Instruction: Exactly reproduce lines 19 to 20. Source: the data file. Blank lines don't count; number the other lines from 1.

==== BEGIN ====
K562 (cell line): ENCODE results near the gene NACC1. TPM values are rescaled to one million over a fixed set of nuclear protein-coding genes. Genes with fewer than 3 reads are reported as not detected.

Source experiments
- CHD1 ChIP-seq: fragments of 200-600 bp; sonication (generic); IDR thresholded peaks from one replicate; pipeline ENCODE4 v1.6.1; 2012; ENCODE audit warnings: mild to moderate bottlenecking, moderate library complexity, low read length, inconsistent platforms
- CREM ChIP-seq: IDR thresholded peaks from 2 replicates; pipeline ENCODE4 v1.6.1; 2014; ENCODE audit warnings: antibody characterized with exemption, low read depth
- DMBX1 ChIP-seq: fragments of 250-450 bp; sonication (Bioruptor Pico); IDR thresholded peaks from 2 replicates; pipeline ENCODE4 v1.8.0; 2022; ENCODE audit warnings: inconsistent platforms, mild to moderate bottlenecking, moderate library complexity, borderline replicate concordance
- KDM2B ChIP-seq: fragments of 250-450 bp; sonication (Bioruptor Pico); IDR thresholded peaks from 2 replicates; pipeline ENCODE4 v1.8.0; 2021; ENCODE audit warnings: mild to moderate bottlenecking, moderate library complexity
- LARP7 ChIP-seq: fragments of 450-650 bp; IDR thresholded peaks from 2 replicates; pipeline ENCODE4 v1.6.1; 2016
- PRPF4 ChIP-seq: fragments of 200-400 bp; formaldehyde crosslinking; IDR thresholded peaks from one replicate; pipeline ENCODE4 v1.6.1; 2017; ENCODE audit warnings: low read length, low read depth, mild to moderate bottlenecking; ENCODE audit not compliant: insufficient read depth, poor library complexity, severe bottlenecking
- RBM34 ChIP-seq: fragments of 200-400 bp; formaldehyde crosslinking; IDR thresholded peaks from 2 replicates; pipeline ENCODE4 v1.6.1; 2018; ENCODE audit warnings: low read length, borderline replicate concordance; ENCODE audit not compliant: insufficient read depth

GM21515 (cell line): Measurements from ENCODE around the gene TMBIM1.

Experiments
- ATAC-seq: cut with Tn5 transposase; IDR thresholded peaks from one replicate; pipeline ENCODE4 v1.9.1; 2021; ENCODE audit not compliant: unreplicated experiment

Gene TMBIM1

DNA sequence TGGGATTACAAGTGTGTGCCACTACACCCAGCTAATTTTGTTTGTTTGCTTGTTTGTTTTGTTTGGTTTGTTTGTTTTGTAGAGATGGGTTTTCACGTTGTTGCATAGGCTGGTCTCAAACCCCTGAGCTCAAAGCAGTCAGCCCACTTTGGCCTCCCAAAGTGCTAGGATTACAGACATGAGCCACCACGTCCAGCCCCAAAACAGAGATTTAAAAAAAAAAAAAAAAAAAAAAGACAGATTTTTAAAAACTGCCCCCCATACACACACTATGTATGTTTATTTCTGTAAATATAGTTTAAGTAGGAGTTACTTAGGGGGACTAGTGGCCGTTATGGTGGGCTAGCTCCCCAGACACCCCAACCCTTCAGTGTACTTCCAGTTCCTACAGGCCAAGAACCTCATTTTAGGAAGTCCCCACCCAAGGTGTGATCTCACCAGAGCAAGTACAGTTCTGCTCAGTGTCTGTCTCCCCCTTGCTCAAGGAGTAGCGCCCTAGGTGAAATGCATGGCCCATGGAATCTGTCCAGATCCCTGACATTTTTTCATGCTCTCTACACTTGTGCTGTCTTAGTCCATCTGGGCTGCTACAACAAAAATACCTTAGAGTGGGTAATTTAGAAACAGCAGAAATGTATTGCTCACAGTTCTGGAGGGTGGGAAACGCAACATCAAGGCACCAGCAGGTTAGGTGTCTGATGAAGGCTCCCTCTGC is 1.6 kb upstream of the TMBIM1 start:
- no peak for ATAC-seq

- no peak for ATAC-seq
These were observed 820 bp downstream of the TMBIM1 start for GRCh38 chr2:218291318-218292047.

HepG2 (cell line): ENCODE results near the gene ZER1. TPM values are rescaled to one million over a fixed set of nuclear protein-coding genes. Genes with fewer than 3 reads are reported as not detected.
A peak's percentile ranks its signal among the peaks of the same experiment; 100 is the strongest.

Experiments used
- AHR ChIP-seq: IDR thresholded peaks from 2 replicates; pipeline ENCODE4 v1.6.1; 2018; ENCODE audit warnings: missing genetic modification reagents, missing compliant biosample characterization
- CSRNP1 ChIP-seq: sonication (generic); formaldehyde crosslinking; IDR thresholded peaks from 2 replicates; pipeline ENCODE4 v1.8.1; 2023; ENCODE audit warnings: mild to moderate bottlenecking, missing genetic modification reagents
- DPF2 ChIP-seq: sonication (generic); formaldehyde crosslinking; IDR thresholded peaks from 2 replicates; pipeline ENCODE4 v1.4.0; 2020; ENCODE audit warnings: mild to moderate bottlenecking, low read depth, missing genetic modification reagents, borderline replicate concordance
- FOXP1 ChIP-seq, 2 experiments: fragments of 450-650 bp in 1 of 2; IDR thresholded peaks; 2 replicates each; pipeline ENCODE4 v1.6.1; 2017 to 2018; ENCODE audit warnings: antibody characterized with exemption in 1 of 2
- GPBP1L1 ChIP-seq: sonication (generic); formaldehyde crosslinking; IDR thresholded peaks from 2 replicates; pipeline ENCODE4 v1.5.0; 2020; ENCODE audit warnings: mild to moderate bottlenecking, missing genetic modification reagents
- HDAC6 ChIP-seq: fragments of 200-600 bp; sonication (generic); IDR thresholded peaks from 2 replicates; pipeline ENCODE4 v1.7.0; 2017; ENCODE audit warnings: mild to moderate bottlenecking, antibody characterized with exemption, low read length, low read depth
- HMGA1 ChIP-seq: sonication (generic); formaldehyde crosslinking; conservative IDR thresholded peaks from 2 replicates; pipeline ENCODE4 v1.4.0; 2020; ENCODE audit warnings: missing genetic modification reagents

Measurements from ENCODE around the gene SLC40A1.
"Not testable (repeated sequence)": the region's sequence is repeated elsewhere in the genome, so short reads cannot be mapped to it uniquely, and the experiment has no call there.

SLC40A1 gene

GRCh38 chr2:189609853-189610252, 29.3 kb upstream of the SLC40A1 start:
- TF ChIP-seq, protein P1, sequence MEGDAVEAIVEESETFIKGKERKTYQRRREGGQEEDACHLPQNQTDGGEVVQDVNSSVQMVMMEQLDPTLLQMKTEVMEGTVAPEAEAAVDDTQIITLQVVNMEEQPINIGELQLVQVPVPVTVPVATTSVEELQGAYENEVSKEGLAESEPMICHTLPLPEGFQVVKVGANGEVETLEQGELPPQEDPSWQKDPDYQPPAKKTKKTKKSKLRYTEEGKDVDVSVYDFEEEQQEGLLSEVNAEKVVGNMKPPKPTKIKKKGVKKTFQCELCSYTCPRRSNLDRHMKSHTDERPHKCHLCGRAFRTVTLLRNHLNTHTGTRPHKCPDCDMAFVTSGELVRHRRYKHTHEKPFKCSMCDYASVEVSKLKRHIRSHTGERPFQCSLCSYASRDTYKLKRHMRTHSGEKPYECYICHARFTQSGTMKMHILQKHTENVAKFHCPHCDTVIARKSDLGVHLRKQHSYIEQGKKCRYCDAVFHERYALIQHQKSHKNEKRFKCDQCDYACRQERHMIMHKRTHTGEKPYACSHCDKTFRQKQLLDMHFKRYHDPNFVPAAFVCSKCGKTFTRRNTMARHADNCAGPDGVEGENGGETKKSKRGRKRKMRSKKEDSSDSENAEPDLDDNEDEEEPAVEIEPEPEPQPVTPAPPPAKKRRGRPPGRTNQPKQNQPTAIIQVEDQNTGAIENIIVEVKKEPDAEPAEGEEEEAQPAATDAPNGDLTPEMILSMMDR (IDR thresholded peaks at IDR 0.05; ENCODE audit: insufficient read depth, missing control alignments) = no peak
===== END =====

A peak's percentile ranks its signal among the peaks of the same experiment; 100 is the strongest.

Experiments used